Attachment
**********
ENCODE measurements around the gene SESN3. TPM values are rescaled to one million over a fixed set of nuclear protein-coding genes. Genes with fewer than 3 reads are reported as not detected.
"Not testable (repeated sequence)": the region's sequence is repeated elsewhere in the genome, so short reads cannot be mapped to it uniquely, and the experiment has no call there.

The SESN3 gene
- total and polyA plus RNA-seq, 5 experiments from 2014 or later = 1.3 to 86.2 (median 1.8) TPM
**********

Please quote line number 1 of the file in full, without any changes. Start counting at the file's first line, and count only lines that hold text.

ENCODE measurements around the gene SESN3. TPM values are rescaled to one million over a fixed set of nuclear protein-coding genes. Genes with fewer than 3 reads are reported as not detected.